Disposed in the vicinity of the roller 72 are a transfer belt cleaner 75, a density sensor 76 (FIG. 2) and a vertical synchronous sensor 77 (FIG. 2). Of these, the cleaner 75 is adapted to be moved into contact with or away from the roller 72 by means of an unillustrated electromagnetic clutch. As moved to the roller 72, the cleaner 75 holds its blade against the surface of the intermediate transfer belt 71 entrained about the roller 72 thereby removing the toner remaining on the outside surface of the intermediate transfer belt 71 after the secondary image transfer. The density sensor 76 confronts the surface of the intermediate transfer belt 71 for sensing optical densities of patch images formed on the outside surface of the intermediate transfer belt 71. The vertical synchronous sensor 77 is a sensor for detecting a reference position of the intermediate transfer belt 71. The sensor functions as a vertical synchronous sensor for outputting a synchronous signal or a vertical synchronous signal Vsync in association with a drivable rotation of the intermediate transfer belt 71 in a sub-scan direction. In this apparatus, operation timings of the individual parts are synchronized while the operations of the individual parts of the apparatus are controlled based on the vertical synchronous signal Vsync such as to superimpose the toner images of the respective colors on each other precisely.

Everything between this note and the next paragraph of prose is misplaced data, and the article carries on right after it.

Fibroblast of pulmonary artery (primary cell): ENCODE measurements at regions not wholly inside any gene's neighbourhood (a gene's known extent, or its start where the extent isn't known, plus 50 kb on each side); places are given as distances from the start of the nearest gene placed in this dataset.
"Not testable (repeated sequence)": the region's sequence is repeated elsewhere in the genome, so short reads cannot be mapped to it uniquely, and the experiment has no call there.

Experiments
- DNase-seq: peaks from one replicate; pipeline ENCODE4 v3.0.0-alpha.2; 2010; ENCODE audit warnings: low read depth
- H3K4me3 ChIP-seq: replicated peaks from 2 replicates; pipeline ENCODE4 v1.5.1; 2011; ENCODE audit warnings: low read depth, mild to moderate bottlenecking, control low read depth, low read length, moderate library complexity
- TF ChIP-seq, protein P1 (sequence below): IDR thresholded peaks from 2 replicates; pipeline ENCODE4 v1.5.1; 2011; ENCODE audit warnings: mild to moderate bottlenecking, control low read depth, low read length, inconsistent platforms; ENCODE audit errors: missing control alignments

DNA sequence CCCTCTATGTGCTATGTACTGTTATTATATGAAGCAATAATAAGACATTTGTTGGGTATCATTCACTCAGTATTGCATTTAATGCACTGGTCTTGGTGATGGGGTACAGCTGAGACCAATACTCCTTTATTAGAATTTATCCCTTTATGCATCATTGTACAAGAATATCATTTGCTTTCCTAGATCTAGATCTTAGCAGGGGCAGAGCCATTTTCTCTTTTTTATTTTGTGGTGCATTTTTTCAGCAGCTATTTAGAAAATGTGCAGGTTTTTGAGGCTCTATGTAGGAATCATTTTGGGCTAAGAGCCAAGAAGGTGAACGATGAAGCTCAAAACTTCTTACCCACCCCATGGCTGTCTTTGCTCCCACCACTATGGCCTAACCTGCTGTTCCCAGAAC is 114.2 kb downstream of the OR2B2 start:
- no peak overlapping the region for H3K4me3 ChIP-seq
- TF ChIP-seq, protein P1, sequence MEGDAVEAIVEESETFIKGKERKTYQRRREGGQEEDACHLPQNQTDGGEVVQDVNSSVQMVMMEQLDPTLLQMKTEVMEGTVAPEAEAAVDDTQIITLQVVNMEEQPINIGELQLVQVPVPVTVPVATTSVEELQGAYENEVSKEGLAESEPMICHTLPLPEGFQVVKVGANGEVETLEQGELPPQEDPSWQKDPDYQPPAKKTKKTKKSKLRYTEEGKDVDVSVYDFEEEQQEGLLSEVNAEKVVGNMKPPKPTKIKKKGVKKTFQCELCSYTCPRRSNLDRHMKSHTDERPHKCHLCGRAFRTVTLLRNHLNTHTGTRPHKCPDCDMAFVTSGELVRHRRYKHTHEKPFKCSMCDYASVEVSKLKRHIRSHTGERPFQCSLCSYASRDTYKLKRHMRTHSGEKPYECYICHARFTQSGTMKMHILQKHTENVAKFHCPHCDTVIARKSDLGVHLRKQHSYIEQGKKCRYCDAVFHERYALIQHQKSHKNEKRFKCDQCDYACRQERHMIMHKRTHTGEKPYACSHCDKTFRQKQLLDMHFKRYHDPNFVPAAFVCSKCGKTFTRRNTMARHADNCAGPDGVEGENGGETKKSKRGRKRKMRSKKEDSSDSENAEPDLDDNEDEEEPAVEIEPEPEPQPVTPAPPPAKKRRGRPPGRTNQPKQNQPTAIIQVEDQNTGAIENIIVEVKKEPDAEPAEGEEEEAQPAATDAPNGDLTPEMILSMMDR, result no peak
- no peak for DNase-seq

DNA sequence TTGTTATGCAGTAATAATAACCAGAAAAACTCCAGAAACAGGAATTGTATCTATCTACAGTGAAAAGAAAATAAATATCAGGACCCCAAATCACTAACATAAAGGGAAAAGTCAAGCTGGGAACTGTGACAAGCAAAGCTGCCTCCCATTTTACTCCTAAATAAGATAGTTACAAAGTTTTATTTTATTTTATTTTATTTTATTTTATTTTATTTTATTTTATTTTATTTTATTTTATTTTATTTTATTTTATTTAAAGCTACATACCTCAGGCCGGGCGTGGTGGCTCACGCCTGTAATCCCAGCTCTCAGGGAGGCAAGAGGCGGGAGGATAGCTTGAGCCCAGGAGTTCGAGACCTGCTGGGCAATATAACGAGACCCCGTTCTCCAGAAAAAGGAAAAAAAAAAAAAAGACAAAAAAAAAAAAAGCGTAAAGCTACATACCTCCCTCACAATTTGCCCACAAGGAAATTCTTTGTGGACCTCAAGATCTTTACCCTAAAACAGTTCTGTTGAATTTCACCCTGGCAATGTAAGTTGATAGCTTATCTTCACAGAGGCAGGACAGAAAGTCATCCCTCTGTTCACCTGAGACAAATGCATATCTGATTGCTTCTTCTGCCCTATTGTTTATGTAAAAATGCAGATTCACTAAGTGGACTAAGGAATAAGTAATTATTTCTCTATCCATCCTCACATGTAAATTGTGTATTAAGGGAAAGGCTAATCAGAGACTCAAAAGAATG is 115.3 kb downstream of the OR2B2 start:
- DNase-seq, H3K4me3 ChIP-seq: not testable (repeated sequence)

In FIG. 2, a reference numeral 113 represents an image memory provided in the main controller 11 for storing image data supplied from the external apparatus such as the host computer via an interface 112. A reference numeral 106 represents a ROM for storing operation programs executed by a CPU 101, control data used for controlling the engine EG, resonant frequencies of deflectors to be described hereinlater, and the like. A reference numeral 107 represents a RAM for temporarily storing the operation results given by the CPU 101, and other data.

FIG. 3 is a sectional view taken on a main-scan direction for showing an arrangement of the exposure unit provided in the image forming apparatus of FIG. 1. FIG. 4 is a block diagram showing arrangements of the exposure unit and the exposure controller in the image forming apparatus of FIG. 1. Referring to these figures, the arrangements and operations of the exposure unit 6 and the exposure controller 102 are described as below. The exposure unit 6 and the exposure controller 102 for the respective color components are arranged the same ways. Therefore, the arrangement for the yellow color component is described here while the individual parts of the arrangements for the other color components are represented by equivalent reference characters, respectively, and the description thereof is dispensed with.